According to a new study published by Ben-Arye et al in Cancer, preoperative acupressure may help patients undergoing surgery for ovarian and endometrial cancers reduce anxiety. In addition, the researchers found that following up acupressure with perioperative acupuncture may reduce severe pain.
Study Methods and Results
In the new randomized, controlled study, the researchers recruited 99 patients with gynecologic cancers and randomly assigned them to three groups. Group A, with 45 patients, received acupressure-related touch and relaxation treatments that began within 3 hours prior to surgery and continued until the patients began undergoing general anesthesia; they then received perioperative acupuncture therapy involving points shown to be effective for reducing pain. Group B, with 25 patients, received preoperative acupressure only; group C, with 29 patients, received standard care. Both before and after surgery, the patients were asked to complete questionnaires that scored the quality of their recovery and included questions about pain, anxiety, and other quality-of-life parameters.
The researchers found that the postoperative scores were higher among the patients in groups A and B—indicating better recovery—than the scores among patients in group C. Group A scores related to severe pain were significantly higher than group C scores. Both intervention groups had higher scores than the control group in terms of scores related to anxiety and depression.
“The inclusion of preoperative integrative medical touch and relaxation therapies for anxiety, along with intraoperative acupuncture for pain and other quality of life–related concerns, should be considered for patients undergoing gynecological oncology surgery,” emphasized lead study coauthor Eran Ben-Arye, MD, Assistant Professor as well as Cofounder and Director of the Unit of Complementary and Traditional Medicine in the Department of Family Medicine at The Technion–Israel Institute of Technology, and Director of the Integrative Oncology program at the Haifa and Western Galilee Oncology Service at the Lin Medical Center. “Training in such ‘integrative oncology’ is needed for complementary medicine providers, acupuncturists, surgeons, anesthesiologists, and operating room nurses—who need to work together and communicate with integrative oncology practitioners in the complex operating room setting,” he concluded.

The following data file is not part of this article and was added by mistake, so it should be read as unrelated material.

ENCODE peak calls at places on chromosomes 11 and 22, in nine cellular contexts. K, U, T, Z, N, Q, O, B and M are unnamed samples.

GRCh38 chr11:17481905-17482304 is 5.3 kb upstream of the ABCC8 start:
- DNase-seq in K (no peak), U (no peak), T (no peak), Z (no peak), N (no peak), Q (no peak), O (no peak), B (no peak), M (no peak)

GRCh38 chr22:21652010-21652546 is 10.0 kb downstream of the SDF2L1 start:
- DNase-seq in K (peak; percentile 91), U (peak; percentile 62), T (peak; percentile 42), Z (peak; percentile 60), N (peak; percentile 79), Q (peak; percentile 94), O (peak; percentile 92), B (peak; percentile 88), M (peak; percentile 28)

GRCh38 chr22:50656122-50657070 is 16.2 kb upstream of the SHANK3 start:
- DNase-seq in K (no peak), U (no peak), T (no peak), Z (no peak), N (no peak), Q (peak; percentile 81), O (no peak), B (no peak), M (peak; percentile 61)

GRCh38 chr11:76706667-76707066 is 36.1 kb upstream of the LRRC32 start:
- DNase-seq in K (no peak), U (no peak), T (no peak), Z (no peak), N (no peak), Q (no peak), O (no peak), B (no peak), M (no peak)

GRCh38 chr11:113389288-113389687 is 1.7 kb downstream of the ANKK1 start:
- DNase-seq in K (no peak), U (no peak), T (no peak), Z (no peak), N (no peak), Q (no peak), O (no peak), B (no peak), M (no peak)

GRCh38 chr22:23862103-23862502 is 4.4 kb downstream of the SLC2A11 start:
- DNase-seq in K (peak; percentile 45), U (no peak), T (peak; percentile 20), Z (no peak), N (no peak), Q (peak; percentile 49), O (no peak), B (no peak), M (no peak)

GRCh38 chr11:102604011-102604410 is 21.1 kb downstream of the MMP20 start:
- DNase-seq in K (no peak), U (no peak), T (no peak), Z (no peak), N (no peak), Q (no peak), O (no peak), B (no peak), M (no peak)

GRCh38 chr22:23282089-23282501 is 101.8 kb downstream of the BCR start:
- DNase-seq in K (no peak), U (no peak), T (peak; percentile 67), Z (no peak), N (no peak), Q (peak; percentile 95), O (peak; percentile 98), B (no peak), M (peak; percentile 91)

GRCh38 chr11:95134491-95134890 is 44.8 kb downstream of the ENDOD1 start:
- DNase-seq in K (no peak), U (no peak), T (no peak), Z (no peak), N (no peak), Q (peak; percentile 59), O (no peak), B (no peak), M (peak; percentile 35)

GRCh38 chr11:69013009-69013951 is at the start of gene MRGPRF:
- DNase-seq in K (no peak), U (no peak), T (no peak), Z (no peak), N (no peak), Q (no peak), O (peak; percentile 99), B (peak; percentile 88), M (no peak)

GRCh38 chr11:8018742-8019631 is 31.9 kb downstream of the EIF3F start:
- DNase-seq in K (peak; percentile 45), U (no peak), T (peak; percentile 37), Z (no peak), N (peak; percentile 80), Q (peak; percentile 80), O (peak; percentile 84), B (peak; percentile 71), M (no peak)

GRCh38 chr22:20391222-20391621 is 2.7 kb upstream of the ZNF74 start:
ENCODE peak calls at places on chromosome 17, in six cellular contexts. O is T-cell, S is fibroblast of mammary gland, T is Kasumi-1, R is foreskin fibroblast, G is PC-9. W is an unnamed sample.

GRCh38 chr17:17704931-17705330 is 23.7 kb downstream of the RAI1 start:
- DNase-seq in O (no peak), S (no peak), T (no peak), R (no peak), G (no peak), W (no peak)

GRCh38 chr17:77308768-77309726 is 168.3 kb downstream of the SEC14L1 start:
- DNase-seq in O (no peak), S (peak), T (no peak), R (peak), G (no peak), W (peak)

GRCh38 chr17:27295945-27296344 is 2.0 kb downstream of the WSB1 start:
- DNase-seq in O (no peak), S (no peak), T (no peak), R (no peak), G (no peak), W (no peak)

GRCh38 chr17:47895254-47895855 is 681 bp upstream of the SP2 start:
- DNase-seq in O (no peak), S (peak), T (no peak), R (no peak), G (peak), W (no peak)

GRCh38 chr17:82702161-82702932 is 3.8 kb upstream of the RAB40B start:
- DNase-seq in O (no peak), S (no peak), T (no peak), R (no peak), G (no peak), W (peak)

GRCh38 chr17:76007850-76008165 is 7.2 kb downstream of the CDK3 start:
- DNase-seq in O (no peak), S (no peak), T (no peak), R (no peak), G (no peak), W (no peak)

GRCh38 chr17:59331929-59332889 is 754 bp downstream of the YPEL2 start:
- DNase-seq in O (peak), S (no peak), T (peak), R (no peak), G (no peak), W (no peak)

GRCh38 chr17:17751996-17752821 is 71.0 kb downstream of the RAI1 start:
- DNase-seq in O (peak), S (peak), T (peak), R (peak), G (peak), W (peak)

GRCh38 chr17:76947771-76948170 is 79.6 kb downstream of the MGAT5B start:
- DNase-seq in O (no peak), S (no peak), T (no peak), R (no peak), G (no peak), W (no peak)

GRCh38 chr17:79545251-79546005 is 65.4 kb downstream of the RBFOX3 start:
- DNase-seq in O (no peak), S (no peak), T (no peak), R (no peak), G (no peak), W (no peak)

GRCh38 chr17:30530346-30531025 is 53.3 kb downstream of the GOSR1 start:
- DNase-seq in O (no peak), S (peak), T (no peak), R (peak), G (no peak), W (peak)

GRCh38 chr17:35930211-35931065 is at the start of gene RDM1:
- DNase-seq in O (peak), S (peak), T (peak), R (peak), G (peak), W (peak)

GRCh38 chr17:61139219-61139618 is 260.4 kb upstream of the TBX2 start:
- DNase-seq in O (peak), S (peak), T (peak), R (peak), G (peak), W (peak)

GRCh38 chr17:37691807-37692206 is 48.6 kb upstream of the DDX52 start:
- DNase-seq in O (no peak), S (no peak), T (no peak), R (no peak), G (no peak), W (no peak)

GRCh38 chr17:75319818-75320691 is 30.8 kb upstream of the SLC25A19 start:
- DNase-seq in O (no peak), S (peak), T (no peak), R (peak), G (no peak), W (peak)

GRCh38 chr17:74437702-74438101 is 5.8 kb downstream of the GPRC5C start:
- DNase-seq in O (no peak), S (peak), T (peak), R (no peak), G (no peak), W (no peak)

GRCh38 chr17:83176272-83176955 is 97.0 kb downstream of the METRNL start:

An accompanying editorial—published in Cancer by Ana Maria Lopez, MD, MPH, MACP, FRCP, Professor and Vice Chair of Medical Oncology at the Sidney Kimmel Medical College as well as Chief of Cancer Services at the Sidney Kimmel Cancer Center at the Thomas Jefferson University Hospital—noted that integrative oncology may be gaining acceptance as a clinical field by Western medicine. Dr. Lopez stressed that although larger studies are needed to confirm the results, the data add to a growing body of literature in support of reimbursement for integrative oncology interventions such as acupuncture.
The study researchers also concluded that further research is also needed to fully understand the impact of perioperative acupuncture on postoperative pain.
Disclosure: For full disclosures of the study authors, visit acsjournals.onlinelibrary.wiley.com.The content in this post has not been reviewed by the American Society of Clinical Oncology, Inc. (ASCO®) and does not necessarily reflect the ideas and opinions of ASCO®.